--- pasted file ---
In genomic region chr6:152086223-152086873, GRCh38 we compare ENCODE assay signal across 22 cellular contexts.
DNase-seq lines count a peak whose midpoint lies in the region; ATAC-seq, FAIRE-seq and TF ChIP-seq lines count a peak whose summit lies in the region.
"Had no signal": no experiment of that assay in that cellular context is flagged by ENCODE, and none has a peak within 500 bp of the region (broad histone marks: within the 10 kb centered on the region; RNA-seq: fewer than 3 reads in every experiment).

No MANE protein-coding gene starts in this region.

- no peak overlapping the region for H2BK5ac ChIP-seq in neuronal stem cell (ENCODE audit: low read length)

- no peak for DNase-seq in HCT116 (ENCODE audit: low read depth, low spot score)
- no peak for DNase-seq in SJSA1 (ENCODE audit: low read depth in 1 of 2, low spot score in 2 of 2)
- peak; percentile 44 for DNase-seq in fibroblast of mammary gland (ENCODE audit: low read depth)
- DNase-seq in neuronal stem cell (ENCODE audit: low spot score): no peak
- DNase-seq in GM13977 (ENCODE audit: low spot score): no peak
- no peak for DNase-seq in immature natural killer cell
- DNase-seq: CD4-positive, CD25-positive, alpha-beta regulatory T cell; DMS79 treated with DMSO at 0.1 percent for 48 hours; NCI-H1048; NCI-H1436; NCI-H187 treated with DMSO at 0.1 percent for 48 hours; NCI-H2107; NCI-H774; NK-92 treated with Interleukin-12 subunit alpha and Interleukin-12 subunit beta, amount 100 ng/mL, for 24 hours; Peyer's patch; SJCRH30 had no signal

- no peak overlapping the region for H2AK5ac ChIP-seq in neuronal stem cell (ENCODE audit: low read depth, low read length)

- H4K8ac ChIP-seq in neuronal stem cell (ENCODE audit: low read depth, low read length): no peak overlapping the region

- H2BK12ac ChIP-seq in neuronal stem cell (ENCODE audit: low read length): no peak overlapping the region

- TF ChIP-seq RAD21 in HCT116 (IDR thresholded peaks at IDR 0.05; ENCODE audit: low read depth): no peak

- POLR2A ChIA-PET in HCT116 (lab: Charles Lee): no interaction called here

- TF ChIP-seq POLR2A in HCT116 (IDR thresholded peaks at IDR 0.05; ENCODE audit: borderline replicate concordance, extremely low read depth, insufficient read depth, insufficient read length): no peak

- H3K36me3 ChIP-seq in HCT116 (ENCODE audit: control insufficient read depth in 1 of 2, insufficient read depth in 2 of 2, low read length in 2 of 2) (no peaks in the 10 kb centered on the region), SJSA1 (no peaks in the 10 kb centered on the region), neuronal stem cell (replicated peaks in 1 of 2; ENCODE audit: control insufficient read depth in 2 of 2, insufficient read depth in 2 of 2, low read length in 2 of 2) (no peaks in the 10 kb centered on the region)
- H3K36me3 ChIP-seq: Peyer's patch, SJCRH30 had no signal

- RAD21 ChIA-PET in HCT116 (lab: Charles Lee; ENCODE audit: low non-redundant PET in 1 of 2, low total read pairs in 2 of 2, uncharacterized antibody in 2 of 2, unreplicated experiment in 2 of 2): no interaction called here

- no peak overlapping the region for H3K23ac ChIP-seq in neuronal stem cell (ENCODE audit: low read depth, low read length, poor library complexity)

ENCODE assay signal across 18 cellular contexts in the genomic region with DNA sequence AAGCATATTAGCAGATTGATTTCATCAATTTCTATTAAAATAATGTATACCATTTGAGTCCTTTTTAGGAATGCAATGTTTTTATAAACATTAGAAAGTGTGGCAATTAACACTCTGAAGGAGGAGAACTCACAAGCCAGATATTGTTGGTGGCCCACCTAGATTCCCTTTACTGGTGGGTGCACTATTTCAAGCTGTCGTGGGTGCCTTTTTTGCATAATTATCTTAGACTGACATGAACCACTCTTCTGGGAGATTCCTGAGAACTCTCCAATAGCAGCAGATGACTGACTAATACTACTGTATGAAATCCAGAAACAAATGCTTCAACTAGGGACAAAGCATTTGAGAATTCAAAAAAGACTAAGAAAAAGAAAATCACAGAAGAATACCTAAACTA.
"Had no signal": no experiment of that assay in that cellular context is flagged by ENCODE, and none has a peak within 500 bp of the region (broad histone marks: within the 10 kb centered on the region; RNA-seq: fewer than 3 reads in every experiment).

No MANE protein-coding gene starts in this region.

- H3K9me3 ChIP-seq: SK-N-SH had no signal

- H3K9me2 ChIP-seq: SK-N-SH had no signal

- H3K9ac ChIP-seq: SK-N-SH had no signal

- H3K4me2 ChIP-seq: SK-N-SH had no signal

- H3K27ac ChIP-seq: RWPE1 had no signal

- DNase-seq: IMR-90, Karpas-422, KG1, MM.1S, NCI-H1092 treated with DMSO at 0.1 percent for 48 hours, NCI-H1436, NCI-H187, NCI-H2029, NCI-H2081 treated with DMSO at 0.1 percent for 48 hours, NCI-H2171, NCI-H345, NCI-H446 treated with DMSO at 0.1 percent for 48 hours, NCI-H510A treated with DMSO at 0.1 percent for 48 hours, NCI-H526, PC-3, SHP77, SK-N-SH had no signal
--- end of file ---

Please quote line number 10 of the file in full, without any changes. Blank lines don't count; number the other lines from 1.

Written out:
- DNase-seq in GM13977 (ENCODE audit: low spot score): no peak